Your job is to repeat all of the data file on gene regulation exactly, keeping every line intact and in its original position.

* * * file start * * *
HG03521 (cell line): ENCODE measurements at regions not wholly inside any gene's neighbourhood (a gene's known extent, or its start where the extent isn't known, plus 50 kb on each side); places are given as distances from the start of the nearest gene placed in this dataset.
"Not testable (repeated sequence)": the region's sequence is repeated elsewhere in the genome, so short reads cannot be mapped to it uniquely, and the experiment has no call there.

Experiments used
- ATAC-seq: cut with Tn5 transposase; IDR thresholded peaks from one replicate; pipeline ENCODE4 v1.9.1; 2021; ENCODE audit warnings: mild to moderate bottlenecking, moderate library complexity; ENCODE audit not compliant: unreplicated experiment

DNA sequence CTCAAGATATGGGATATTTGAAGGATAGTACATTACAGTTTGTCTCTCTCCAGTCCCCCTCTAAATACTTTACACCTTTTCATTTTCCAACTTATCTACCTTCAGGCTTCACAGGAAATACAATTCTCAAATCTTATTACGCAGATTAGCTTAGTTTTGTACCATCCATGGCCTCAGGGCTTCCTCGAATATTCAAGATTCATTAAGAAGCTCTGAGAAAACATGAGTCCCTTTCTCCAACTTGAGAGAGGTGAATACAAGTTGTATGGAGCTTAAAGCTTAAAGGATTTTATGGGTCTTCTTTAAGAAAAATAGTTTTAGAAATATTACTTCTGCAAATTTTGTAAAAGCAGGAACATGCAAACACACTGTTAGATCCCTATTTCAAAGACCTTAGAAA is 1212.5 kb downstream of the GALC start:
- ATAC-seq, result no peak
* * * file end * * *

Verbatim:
HG03521 (cell line): ENCODE measurements at regions not wholly inside any gene's neighbourhood (a gene's known extent, or its start where the extent isn't known, plus 50 kb on each side); places are given as distances from the start of the nearest gene placed in this dataset.
"Not testable (repeated sequence)": the region's sequence is repeated elsewhere in the genome, so short reads cannot be mapped to it uniquely, and the experiment has no call there.

Experiments used
- ATAC-seq: cut with Tn5 transposase; IDR thresholded peaks from one replicate; pipeline ENCODE4 v1.9.1; 2021; ENCODE audit warnings: mild to moderate bottlenecking, moderate library complexity; ENCODE audit not compliant: unreplicated experiment

DNA sequence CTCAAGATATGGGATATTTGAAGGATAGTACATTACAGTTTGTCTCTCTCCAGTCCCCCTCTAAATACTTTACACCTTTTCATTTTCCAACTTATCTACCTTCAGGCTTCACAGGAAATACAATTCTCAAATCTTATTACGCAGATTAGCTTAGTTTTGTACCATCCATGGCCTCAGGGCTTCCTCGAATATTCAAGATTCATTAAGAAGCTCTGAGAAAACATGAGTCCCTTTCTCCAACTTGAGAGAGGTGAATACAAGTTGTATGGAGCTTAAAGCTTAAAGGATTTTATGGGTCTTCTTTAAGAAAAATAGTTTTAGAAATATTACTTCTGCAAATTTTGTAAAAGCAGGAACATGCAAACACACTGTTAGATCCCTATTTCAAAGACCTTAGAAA is 1212.5 kb downstream of the GALC start:
- ATAC-seq, result no peak